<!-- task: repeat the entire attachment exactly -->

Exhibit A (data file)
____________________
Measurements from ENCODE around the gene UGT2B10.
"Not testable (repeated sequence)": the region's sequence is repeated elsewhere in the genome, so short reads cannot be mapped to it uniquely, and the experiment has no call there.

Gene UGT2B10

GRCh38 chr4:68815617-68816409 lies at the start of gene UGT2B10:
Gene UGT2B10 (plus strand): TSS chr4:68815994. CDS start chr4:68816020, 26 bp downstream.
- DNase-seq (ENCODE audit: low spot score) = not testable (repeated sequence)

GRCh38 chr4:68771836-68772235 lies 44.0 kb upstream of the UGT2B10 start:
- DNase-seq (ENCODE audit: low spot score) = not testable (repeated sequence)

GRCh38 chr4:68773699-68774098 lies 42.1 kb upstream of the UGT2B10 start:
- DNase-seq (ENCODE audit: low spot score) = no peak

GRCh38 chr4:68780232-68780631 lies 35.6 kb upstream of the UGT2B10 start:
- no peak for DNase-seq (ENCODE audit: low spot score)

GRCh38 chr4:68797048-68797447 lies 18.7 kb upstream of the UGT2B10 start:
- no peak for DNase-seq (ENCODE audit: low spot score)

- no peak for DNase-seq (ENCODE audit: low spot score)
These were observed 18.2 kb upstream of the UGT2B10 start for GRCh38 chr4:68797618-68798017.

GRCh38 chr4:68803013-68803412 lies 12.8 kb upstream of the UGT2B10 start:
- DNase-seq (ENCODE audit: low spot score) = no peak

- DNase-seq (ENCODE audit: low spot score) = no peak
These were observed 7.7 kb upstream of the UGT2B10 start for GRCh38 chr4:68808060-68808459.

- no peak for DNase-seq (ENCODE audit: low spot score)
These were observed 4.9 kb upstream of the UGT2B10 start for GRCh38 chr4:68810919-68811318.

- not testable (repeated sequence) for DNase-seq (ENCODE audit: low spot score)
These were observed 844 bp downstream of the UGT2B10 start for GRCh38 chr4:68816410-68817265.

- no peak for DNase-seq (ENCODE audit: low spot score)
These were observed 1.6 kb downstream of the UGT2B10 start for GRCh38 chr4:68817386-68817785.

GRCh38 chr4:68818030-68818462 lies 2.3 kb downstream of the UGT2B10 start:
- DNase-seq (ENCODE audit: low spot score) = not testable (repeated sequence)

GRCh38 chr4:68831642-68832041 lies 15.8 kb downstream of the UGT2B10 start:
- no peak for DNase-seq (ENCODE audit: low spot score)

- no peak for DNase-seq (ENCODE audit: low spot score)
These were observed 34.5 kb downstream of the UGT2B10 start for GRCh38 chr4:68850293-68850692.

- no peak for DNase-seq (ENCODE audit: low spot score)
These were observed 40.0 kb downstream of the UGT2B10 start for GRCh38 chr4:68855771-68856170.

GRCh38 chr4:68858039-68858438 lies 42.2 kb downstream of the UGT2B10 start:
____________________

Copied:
Measurements from ENCODE around the gene UGT2B10.
"Not testable (repeated sequence)": the region's sequence is repeated elsewhere in the genome, so short reads cannot be mapped to it uniquely, and the experiment has no call there.

Gene UGT2B10

GRCh38 chr4:68815617-68816409 lies at the start of gene UGT2B10:
Gene UGT2B10 (plus strand): TSS chr4:68815994. CDS start chr4:68816020, 26 bp downstream.
- DNase-seq (ENCODE audit: low spot score) = not testable (repeated sequence)

GRCh38 chr4:68771836-68772235 lies 44.0 kb upstream of the UGT2B10 start:
- DNase-seq (ENCODE audit: low spot score) = not testable (repeated sequence)

GRCh38 chr4:68773699-68774098 lies 42.1 kb upstream of the UGT2B10 start:
- DNase-seq (ENCODE audit: low spot score) = no peak

GRCh38 chr4:68780232-68780631 lies 35.6 kb upstream of the UGT2B10 start:
- no peak for DNase-seq (ENCODE audit: low spot score)

GRCh38 chr4:68797048-68797447 lies 18.7 kb upstream of the UGT2B10 start:
- no peak for DNase-seq (ENCODE audit: low spot score)

- no peak for DNase-seq (ENCODE audit: low spot score)
These were observed 18.2 kb upstream of the UGT2B10 start for GRCh38 chr4:68797618-68798017.

GRCh38 chr4:68803013-68803412 lies 12.8 kb upstream of the UGT2B10 start:
- DNase-seq (ENCODE audit: low spot score) = no peak

- DNase-seq (ENCODE audit: low spot score) = no peak
These were observed 7.7 kb upstream of the UGT2B10 start for GRCh38 chr4:68808060-68808459.

- no peak for DNase-seq (ENCODE audit: low spot score)
These were observed 4.9 kb upstream of the UGT2B10 start for GRCh38 chr4:68810919-68811318.

- not testable (repeated sequence) for DNase-seq (ENCODE audit: low spot score)
These were observed 844 bp downstream of the UGT2B10 start for GRCh38 chr4:68816410-68817265.

- no peak for DNase-seq (ENCODE audit: low spot score)
These were observed 1.6 kb downstream of the UGT2B10 start for GRCh38 chr4:68817386-68817785.

GRCh38 chr4:68818030-68818462 lies 2.3 kb downstream of the UGT2B10 start:
- DNase-seq (ENCODE audit: low spot score) = not testable (repeated sequence)

GRCh38 chr4:68831642-68832041 lies 15.8 kb downstream of the UGT2B10 start:
- no peak for DNase-seq (ENCODE audit: low spot score)

- no peak for DNase-seq (ENCODE audit: low spot score)
These were observed 34.5 kb downstream of the UGT2B10 start for GRCh38 chr4:68850293-68850692.

- no peak for DNase-seq (ENCODE audit: low spot score)
These were observed 40.0 kb downstream of the UGT2B10 start for GRCh38 chr4:68855771-68856170.

GRCh38 chr4:68858039-68858438 lies 42.2 kb downstream of the UGT2B10 start: